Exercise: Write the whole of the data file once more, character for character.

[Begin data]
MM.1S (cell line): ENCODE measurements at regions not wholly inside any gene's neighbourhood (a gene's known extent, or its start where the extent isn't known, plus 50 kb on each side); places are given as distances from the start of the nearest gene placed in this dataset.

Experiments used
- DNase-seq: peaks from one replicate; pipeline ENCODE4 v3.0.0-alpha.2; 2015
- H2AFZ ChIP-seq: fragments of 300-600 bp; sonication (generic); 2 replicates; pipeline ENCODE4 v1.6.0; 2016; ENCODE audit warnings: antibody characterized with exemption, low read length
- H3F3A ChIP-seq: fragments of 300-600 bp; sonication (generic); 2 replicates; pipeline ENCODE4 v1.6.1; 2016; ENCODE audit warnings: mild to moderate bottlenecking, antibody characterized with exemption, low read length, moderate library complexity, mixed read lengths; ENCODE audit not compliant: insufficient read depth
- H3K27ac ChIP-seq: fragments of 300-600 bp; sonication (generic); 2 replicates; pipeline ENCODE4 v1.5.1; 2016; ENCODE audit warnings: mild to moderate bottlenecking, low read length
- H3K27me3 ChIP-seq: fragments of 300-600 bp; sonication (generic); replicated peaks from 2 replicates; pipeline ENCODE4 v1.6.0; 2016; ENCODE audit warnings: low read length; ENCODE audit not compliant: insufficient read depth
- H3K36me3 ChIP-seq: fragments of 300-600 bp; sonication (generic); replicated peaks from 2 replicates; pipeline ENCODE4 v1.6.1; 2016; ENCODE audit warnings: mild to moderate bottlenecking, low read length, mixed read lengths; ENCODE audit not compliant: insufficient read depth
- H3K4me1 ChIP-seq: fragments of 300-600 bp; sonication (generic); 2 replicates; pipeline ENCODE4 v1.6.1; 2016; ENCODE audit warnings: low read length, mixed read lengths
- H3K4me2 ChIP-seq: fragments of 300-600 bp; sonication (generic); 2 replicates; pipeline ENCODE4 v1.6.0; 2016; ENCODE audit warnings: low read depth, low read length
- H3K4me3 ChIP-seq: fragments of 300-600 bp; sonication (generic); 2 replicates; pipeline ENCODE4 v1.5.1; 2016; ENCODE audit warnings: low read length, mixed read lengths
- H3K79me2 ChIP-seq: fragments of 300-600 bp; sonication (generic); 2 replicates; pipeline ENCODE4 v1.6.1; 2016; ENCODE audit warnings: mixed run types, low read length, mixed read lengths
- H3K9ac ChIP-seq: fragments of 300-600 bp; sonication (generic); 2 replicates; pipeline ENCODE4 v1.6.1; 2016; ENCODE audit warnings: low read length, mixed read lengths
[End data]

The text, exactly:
MM.1S (cell line): ENCODE measurements at regions not wholly inside any gene's neighbourhood (a gene's known extent, or its start where the extent isn't known, plus 50 kb on each side); places are given as distances from the start of the nearest gene placed in this dataset.

Experiments used
- DNase-seq: peaks from one replicate; pipeline ENCODE4 v3.0.0-alpha.2; 2015
- H2AFZ ChIP-seq: fragments of 300-600 bp; sonication (generic); 2 replicates; pipeline ENCODE4 v1.6.0; 2016; ENCODE audit warnings: antibody characterized with exemption, low read length
- H3F3A ChIP-seq: fragments of 300-600 bp; sonication (generic); 2 replicates; pipeline ENCODE4 v1.6.1; 2016; ENCODE audit warnings: mild to moderate bottlenecking, antibody characterized with exemption, low read length, moderate library complexity, mixed read lengths; ENCODE audit not compliant: insufficient read depth
- H3K27ac ChIP-seq: fragments of 300-600 bp; sonication (generic); 2 replicates; pipeline ENCODE4 v1.5.1; 2016; ENCODE audit warnings: mild to moderate bottlenecking, low read length
- H3K27me3 ChIP-seq: fragments of 300-600 bp; sonication (generic); replicated peaks from 2 replicates; pipeline ENCODE4 v1.6.0; 2016; ENCODE audit warnings: low read length; ENCODE audit not compliant: insufficient read depth
- H3K36me3 ChIP-seq: fragments of 300-600 bp; sonication (generic); replicated peaks from 2 replicates; pipeline ENCODE4 v1.6.1; 2016; ENCODE audit warnings: mild to moderate bottlenecking, low read length, mixed read lengths; ENCODE audit not compliant: insufficient read depth
- H3K4me1 ChIP-seq: fragments of 300-600 bp; sonication (generic); 2 replicates; pipeline ENCODE4 v1.6.1; 2016; ENCODE audit warnings: low read length, mixed read lengths
- H3K4me2 ChIP-seq: fragments of 300-600 bp; sonication (generic); 2 replicates; pipeline ENCODE4 v1.6.0; 2016; ENCODE audit warnings: low read depth, low read length
- H3K4me3 ChIP-seq: fragments of 300-600 bp; sonication (generic); 2 replicates; pipeline ENCODE4 v1.5.1; 2016; ENCODE audit warnings: low read length, mixed read lengths
- H3K79me2 ChIP-seq: fragments of 300-600 bp; sonication (generic); 2 replicates; pipeline ENCODE4 v1.6.1; 2016; ENCODE audit warnings: mixed run types, low read length, mixed read lengths
- H3K9ac ChIP-seq: fragments of 300-600 bp; sonication (generic); 2 replicates; pipeline ENCODE4 v1.6.1; 2016; ENCODE audit warnings: low read length, mixed read lengths